Cantonese-speaking livestreamers are accusing Douyin, ByteDance’s version of TikTok for the Chinese market, of prematurely cutting off their streams.
The reason? The platform said it couldn’t recognize the language they were speaking: Cantonese. Livestreamers posted screenshots of messages saying their shows were ended early due to featuring “unrecognizable languages or texts”.
Cantonese-speaking streamers were frustrated at ByteDance’s decision. One streamer asked whether the decision was “discrimination against Cantonese people and the Cantonese language” in a video, according to the South China Morning Post.
ByteDance did not immediately respond to Fortune’s request for comment.
Douyin has been accused of suppressing Cantonese content before. In 2020, users complained that the app encouraged Cantonese speakers to produce content in Mandarin, reported the South China Morning Post. ByteDance at the time said it was committed to improving its moderation capabilities in languages other than Mandarin, with Cantonese being a priority.
The current dispute over Cantonese content comes as Beijing passes new rules on livestreaming, forcing platforms to pay closer attention to what performers are saying and doing on camera.
More than just a dialect
Cantonese is a dialect of Chinese spoken by approximately 85 million people, primarily in Guangdong Province and the semi-autonomous cities of Hong Kong and Macau, but also in diaspora communities around the world. Despite being officially considered a dialect, Cantonese has large differences in prononciation and grammar to Mandarin, meaning those fluent in both are effectively bilingual.
Cantonese is still widely spoken in southern China, despite official efforts to promote Mandarin. In 2010, local officials backtracked on plans to increase Mandarin-language television programming after Cantonese speakers protested.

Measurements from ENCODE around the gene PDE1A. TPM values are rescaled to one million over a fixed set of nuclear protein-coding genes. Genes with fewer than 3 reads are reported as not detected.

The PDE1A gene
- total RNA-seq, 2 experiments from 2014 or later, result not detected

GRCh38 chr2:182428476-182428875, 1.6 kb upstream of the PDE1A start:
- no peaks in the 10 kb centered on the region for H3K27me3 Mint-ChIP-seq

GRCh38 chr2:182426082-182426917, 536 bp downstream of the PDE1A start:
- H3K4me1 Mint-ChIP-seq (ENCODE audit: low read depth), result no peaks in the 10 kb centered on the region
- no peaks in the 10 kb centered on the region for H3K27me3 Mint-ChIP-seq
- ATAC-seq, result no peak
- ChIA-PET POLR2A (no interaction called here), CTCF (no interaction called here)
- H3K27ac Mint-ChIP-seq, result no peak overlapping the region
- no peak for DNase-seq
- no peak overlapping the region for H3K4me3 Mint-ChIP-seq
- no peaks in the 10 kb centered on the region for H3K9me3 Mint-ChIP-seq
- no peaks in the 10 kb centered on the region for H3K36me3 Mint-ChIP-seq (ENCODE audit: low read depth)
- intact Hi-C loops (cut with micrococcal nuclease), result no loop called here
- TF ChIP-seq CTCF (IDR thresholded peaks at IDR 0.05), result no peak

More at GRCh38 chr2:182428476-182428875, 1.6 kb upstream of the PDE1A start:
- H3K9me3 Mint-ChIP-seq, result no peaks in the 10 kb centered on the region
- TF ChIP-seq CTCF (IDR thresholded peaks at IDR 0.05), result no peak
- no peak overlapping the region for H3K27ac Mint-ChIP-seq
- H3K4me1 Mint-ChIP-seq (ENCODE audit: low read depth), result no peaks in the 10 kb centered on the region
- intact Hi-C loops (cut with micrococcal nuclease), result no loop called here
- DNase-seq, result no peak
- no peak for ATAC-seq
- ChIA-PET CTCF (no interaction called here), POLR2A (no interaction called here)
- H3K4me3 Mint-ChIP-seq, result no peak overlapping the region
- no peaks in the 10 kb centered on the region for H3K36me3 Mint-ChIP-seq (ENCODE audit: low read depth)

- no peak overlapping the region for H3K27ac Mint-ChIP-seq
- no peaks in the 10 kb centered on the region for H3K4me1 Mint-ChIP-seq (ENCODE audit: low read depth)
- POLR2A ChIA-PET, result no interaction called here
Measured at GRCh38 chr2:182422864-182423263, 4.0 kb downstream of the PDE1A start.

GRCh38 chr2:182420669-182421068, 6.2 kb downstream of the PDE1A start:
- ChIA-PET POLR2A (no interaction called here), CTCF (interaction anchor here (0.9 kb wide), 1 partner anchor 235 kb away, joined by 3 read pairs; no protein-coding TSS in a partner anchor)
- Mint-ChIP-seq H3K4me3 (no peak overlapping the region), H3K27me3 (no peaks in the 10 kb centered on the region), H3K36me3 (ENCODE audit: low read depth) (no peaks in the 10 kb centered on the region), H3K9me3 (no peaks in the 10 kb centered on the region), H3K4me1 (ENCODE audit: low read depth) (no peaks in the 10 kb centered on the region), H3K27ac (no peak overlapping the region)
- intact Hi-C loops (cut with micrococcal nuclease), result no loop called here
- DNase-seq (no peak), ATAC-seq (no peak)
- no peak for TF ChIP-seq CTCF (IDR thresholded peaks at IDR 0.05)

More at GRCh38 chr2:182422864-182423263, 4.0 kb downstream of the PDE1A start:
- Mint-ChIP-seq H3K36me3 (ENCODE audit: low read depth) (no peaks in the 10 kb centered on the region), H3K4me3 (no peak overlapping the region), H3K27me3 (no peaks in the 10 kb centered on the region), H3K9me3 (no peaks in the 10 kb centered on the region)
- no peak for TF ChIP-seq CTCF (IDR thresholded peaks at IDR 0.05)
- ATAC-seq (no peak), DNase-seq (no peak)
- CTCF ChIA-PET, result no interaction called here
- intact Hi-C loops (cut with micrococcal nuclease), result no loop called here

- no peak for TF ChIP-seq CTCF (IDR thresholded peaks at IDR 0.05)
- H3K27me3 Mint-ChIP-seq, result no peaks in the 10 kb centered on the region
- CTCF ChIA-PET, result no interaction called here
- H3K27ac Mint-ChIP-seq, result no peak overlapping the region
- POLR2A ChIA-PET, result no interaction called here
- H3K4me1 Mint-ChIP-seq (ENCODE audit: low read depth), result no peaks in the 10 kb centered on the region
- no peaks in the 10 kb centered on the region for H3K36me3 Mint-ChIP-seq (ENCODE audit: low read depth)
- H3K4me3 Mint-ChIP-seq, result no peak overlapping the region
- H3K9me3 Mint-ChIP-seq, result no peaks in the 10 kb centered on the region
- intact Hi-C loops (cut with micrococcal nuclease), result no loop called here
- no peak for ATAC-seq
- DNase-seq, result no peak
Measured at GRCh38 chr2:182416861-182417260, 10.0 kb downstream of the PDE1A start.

More recently, Chinese users have used Cantonese slang to evade censorship when complaining about China’s COVID rules, according to Quartz.
Cantonese is also widely used in Hong Kong, with government officials and civil servants using the dialect over Mandarin. The city also has a strong cultural industry, producing Cantonese-language movies, television shows, and music.
Hong Kong’s cultural prominence has declined relative to mainland China in recent years, leading to concerns about the future for both Cantonese pop culture, and the southern Chinese dialect more broadly. Yet Cantonese pop culture has experienced a mini-revival in recent years, especially in Canto-pop, the local music genre, driven by local stars like boy band Mirror.
“Cantonese has never been stronger in Hong Kong,” Lau Chaak-ming, a professor of linguistics at the Education University of Hong Kong, told the Associated Press last week.
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